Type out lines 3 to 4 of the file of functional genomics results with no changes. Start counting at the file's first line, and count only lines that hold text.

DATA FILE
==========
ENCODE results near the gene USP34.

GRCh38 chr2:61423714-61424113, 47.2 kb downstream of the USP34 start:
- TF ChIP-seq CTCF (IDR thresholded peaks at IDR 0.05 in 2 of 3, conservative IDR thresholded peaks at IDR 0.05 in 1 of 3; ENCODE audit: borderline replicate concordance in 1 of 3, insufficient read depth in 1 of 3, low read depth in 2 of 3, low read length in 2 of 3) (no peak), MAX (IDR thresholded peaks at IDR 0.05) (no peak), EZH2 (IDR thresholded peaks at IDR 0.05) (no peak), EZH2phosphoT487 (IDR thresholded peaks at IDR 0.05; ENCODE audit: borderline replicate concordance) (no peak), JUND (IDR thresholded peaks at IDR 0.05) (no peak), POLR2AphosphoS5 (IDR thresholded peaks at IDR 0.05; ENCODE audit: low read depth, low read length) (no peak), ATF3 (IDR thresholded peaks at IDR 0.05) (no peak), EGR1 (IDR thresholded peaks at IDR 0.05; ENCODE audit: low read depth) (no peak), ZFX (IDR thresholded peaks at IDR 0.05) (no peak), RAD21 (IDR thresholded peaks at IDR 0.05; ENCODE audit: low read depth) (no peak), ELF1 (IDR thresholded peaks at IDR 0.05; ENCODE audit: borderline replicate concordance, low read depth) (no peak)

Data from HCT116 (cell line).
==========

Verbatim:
- TF ChIP-seq CTCF (IDR thresholded peaks at IDR 0.05 in 2 of 3, conservative IDR thresholded peaks at IDR 0.05 in 1 of 3; ENCODE audit: borderline replicate concordance in 1 of 3, insufficient read depth in 1 of 3, low read depth in 2 of 3, low read length in 2 of 3) (no peak), MAX (IDR thresholded peaks at IDR 0.05) (no peak), EZH2 (IDR thresholded peaks at IDR 0.05) (no peak), EZH2phosphoT487 (IDR thresholded peaks at IDR 0.05; ENCODE audit: borderline replicate concordance) (no peak), JUND (IDR thresholded peaks at IDR 0.05) (no peak), POLR2AphosphoS5 (IDR thresholded peaks at IDR 0.05; ENCODE audit: low read depth, low read length) (no peak), ATF3 (IDR thresholded peaks at IDR 0.05) (no peak), EGR1 (IDR thresholded peaks at IDR 0.05; ENCODE audit: low read depth) (no peak), ZFX (IDR thresholded peaks at IDR 0.05) (no peak), RAD21 (IDR thresholded peaks at IDR 0.05; ENCODE audit: low read depth) (no peak), ELF1 (IDR thresholded peaks at IDR 0.05; ENCODE audit: borderline replicate concordance, low read depth) (no peak)

Data from HCT116 (cell line).